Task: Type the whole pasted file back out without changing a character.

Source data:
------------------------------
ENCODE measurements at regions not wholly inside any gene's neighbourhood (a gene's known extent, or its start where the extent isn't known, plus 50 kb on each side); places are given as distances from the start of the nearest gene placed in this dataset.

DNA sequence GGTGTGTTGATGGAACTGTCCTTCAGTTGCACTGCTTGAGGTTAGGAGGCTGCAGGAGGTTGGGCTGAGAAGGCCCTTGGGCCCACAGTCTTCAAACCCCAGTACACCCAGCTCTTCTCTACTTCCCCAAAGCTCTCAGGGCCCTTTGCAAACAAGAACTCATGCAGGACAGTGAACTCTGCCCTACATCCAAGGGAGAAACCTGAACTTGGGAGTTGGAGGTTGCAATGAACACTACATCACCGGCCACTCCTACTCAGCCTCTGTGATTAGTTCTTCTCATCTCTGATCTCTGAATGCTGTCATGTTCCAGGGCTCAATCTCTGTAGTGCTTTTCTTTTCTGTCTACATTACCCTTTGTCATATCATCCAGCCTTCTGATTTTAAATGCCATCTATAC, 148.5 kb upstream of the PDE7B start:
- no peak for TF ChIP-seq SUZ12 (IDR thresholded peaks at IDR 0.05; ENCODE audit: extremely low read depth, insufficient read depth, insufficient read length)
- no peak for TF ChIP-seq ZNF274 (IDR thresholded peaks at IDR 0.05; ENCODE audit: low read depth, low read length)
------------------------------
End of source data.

ENCODE measurements at regions not wholly inside any gene's neighbourhood (a gene's known extent, or its start where the extent isn't known, plus 50 kb on each side); places are given as distances from the start of the nearest gene placed in this dataset.

DNA sequence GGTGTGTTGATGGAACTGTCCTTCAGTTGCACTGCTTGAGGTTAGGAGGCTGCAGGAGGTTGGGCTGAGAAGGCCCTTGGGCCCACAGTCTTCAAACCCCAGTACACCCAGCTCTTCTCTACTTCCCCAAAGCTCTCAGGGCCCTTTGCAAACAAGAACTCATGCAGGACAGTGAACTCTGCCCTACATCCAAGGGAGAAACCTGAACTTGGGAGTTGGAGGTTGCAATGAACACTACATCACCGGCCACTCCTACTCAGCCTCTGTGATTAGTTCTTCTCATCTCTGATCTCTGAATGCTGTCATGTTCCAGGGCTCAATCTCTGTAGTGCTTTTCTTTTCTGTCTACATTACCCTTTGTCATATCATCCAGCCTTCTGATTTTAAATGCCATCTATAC, 148.5 kb upstream of the PDE7B start:
- no peak for TF ChIP-seq SUZ12 (IDR thresholded peaks at IDR 0.05; ENCODE audit: extremely low read depth, insufficient read depth, insufficient read length)
- no peak for TF ChIP-seq ZNF274 (IDR thresholded peaks at IDR 0.05; ENCODE audit: low read depth, low read length)